Running jargon-buster: What the words really mean

If you’re new to running you will be entering a world of terms and phrases alien to the non-runner you’ve left behind. It can all sound a little cryptic to begin with, so use our jargon-buster to fathom your tempo from your taper.

Running jargon-buster: What the words really mean

1. Tempo

A tempo run (also called a threshold run) is a session usually done once a week where you’ll work on holding a higher speed for a longer period of time. For example, you might do a 20-minute tempo run at a ‘comfortably’ hard pace. You might go for 40 minutes with more experience and depending on what you’re training for. Judge the pace by understanding how fast you plan to run the race you’re training for, and go faster than that, being able to sustain it!

2. Fartlek

This is a Swedish term that translates as ‘Speed Play’, and it’s exactly that. Rather than a fixed set of intervals run at a higher speed, fartleks can be dropped into a long run as short bursts of speed. For example, during a long slow run, pick a lamppost in the distance and crank into a higher gear until you reach it.

3. Gait analysis

Your gait is, basically, the way your feet hit the floor when you run. Most credible specialist running retailers will have treadmill in-store and they’ll ask you to hop on and run for a minute or two to have a look at your gait on video. From that, they’ll be able to determine the best type of shoe for you, be that neutral, support or, if you’re already Speedy Gonzalez, a stripped down racing shoe.

4. Cadence

You might hear this talked about when watching a road race on TV. It’s the stride rate, or number of steps per minute you take. Efficient runners usually have stride rates of about 180 steps per minute. Increasing stride rate usually means you will shorten your stride so that you keep the same pace.

5. Steady run

In marathon training, your steady runs are about 10 second faster to 20 seconds slower than your marathon race pace. They are a great way of building your endurance by making you run faster than an easy run but not so hard that you can’t get back out there the next day. On this beginner’s half marathon plan, you’ll see steady runs form the bulk of your long Sunday runs.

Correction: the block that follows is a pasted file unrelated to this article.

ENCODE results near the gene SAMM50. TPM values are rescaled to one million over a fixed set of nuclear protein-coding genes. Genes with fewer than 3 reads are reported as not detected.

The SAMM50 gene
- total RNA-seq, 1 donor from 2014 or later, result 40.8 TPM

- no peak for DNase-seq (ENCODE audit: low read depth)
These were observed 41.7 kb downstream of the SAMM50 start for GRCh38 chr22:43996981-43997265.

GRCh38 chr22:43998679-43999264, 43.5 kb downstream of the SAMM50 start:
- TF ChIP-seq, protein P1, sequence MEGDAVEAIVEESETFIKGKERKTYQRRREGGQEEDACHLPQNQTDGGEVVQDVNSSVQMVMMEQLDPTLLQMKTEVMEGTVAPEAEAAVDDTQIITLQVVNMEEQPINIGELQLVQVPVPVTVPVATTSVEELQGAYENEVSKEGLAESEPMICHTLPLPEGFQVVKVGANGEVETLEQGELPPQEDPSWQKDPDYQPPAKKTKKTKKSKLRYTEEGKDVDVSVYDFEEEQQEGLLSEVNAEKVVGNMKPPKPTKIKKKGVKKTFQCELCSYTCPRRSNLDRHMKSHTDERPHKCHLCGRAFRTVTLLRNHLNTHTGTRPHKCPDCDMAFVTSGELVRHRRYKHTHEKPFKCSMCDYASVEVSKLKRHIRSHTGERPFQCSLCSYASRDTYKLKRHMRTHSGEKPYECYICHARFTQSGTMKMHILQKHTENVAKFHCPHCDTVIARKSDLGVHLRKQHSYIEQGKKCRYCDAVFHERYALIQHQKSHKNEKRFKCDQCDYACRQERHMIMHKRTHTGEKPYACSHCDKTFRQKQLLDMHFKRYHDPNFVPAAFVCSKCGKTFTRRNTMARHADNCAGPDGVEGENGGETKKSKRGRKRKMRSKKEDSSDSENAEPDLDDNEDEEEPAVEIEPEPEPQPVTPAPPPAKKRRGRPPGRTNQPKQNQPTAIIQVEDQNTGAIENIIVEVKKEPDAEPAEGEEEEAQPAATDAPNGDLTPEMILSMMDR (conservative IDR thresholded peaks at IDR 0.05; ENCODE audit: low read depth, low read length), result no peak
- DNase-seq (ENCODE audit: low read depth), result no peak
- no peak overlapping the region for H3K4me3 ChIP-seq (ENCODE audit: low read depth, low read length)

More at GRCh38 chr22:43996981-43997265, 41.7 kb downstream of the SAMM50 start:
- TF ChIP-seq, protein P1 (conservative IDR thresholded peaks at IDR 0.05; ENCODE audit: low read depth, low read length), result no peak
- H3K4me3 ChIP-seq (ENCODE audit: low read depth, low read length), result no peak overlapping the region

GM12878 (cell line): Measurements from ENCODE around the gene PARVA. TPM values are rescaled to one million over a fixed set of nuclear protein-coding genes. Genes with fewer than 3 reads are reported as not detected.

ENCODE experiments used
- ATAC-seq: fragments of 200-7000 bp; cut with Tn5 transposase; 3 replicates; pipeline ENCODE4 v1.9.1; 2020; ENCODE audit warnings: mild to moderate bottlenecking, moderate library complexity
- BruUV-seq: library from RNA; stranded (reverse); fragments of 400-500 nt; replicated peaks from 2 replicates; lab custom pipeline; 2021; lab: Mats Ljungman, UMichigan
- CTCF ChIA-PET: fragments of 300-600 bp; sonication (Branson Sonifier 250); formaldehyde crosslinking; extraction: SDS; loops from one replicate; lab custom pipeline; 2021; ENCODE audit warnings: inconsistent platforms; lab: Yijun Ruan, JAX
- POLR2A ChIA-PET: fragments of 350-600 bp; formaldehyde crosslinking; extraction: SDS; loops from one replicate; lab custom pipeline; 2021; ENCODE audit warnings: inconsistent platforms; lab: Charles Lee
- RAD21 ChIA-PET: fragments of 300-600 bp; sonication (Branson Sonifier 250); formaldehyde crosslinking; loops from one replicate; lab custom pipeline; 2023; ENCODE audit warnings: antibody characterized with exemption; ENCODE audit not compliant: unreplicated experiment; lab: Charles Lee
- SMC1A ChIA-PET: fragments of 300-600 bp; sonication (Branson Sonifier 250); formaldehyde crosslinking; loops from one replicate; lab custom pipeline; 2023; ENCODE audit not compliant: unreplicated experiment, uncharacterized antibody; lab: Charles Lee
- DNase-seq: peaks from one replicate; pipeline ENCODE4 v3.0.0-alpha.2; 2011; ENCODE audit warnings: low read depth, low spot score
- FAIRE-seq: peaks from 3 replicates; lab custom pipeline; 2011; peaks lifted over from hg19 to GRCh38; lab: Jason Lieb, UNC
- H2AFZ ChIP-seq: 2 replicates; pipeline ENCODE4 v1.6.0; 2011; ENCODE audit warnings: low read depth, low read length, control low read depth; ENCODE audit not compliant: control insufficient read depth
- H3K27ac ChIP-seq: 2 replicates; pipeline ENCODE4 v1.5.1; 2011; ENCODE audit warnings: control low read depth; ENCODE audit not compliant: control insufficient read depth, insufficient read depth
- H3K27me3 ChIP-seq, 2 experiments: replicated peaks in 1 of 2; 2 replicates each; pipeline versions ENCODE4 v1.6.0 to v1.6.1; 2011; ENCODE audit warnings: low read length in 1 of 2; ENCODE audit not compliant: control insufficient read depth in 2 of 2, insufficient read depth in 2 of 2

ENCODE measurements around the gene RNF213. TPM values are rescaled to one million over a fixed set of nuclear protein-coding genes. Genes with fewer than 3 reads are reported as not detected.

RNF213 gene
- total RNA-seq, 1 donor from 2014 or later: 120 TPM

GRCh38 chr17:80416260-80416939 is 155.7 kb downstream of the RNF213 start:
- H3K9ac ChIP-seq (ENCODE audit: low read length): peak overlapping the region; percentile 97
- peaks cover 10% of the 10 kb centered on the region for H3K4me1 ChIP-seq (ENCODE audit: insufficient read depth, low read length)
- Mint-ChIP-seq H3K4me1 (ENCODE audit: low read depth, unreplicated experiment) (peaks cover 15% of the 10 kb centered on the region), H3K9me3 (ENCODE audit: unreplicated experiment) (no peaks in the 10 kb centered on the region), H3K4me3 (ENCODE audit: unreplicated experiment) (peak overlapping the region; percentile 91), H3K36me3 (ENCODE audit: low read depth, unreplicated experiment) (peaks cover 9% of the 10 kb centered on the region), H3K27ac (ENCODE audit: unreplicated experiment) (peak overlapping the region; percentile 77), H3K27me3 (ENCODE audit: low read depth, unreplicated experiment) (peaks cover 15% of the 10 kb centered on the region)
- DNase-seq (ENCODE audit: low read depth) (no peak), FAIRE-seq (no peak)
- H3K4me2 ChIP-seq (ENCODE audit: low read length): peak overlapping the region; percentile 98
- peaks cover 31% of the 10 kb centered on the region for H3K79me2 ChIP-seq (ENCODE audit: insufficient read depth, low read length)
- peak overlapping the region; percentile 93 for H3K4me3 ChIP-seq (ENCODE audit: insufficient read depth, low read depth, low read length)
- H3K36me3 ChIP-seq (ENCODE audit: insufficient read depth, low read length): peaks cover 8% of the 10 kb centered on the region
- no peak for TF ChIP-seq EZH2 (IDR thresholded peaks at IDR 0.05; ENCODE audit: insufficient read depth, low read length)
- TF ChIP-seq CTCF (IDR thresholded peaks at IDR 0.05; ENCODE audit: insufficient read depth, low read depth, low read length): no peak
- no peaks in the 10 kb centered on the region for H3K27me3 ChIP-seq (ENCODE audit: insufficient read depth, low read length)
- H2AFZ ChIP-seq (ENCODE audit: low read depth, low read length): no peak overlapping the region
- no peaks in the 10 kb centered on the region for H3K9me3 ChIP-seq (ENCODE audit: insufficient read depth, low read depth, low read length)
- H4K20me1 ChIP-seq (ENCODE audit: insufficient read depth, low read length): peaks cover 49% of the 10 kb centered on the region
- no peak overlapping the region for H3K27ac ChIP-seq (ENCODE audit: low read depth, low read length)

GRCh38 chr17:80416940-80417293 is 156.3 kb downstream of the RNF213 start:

6. Intervals

Interval sessions are useful both for getting faster and attacking body fat. An interval session will alternate between easy pace and hard, fast running for defined periods of time or distance. The rewards include a more efficient oxygen uptake, better anaerobic performance and (to put it in the most simple of terms) faster feet.

7. Run streaking

No, not an occasion to strip of your gear and run naked as the day you were born. A run streak is any sustained period during which you’ve laced up those shoes and run every day. The famous Ron Hill possesses one of the most impressive streaks in running at 51 years and counting, and in the USA they’ve even got a national association. Of course they have.

8. Dynamic stretching

You will have seen countless examples of essential stretches, but it’s important to know the difference between dynamic and static stretching. The dynamic version is especially important in colder weather to avoid injury. Dynamic stretches will see you move in ways that will activate and mobilise your muscles to get the blood flowing and prepare them to work. Static stretches have their place, too, and will see you hold a stretch for a set number of seconds.

9. Taper

The taper is the period towards the end of a marathon or half marathon training programme in which you’ll reduce your workload and mileage so you’re full of energy and well-rested before race day. There can be some pratfalls to avoid during the taper phase, such as over-eating! 

10. Cross-training

If you’ve just started running, the good news is you don’t have to forsake every other form of exercise. In fact, it will be useful to keep it as part of your regime. Working some strength training into a programme will help avoid injury and boost strength in those key areas of legs and core.

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